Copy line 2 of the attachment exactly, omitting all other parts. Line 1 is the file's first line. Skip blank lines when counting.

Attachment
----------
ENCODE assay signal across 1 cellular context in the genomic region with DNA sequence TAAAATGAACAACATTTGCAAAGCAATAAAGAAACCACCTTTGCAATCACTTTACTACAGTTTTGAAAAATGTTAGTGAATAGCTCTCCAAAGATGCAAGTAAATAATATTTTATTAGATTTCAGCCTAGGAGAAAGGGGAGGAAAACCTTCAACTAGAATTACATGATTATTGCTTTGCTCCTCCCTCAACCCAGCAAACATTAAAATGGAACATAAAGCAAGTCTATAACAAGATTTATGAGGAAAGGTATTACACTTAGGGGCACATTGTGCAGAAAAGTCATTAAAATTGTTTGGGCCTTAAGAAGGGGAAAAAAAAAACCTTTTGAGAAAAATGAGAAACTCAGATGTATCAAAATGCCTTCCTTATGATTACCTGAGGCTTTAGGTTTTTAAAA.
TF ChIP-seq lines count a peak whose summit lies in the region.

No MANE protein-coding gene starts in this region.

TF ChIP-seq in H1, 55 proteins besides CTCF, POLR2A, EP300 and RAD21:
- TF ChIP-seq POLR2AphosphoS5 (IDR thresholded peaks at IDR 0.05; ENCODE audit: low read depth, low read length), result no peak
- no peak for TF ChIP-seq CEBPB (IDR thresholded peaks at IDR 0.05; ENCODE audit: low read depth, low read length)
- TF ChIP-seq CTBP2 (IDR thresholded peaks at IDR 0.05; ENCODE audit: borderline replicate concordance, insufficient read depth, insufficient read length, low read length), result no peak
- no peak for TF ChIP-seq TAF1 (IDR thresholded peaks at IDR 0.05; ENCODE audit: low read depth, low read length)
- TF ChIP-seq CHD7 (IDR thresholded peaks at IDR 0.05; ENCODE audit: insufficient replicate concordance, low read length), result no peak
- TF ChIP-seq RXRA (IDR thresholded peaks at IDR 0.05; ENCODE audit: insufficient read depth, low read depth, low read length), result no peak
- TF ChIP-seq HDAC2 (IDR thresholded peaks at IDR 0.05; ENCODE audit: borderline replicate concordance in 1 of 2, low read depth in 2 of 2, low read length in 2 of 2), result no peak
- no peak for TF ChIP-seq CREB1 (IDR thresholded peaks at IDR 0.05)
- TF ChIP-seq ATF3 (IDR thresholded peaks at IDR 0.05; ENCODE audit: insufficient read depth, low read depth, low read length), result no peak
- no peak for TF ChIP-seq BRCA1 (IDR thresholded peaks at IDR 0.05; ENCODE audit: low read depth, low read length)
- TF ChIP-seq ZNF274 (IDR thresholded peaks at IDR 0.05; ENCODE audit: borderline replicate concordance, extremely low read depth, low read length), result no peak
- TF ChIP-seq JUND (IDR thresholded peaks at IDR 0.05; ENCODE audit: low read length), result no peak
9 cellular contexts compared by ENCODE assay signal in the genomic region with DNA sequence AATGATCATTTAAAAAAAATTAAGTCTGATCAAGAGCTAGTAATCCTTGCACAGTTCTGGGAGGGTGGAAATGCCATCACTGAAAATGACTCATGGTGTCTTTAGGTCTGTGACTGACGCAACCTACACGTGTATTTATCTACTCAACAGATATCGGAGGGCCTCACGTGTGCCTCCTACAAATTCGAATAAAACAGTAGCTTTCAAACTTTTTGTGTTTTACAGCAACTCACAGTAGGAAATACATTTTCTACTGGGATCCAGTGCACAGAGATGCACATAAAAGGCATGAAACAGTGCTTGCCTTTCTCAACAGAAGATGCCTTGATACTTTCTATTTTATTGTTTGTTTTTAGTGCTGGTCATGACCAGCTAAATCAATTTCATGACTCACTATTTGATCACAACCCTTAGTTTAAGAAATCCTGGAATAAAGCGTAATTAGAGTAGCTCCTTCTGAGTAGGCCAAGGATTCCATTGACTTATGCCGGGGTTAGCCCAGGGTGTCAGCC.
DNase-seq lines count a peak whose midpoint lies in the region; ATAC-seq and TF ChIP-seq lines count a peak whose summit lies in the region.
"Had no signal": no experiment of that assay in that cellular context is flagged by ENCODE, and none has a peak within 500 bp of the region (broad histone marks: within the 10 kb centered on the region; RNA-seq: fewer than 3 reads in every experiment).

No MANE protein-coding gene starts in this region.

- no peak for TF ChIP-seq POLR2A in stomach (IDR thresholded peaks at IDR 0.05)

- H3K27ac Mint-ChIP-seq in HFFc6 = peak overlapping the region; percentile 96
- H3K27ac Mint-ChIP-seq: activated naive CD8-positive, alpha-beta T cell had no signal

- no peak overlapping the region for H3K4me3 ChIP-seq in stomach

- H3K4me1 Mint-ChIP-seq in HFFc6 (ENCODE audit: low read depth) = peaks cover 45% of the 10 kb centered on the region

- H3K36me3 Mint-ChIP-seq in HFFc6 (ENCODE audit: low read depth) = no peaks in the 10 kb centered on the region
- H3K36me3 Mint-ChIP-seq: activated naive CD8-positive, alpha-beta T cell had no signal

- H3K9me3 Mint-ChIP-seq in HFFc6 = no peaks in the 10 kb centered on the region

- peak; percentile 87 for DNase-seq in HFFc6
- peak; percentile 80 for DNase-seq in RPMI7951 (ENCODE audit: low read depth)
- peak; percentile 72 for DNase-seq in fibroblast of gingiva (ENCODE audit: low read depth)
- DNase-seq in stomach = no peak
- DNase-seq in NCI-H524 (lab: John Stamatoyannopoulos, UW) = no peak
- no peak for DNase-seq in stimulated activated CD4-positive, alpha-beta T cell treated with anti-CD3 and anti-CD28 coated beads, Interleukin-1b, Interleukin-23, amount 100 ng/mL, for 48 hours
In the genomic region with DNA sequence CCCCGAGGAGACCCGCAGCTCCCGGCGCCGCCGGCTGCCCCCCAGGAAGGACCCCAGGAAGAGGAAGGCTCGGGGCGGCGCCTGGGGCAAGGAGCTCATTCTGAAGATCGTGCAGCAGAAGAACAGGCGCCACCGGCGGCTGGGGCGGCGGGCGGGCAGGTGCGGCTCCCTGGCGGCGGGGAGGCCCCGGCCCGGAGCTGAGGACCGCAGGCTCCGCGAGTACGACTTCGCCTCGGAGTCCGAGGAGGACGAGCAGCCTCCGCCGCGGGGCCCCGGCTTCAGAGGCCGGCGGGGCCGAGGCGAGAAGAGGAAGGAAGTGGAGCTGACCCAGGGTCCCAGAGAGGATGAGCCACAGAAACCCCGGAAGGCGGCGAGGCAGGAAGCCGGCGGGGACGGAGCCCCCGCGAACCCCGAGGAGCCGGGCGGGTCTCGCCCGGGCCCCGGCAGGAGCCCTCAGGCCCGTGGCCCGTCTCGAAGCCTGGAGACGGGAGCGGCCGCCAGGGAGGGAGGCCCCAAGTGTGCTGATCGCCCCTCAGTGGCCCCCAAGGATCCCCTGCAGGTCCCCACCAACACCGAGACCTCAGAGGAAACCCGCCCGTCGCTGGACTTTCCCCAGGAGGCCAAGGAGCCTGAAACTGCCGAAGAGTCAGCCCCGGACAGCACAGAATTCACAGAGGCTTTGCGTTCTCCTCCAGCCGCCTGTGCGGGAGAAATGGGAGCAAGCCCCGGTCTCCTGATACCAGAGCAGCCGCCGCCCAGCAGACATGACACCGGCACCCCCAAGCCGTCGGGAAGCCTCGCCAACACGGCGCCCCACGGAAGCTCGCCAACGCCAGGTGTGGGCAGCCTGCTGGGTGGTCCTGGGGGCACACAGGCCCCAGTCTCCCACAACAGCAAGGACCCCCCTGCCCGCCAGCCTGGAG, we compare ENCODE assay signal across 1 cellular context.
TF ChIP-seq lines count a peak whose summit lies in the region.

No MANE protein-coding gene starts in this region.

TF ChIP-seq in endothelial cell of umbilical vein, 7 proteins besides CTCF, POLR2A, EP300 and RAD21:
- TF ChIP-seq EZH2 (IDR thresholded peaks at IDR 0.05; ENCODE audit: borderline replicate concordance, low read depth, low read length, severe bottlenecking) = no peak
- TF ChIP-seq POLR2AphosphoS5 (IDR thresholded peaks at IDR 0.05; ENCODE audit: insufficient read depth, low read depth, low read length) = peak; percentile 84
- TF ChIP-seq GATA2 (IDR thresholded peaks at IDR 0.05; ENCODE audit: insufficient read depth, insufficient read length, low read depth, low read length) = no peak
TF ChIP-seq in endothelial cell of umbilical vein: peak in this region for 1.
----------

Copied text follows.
TF ChIP-seq lines count a peak whose summit lies in the region.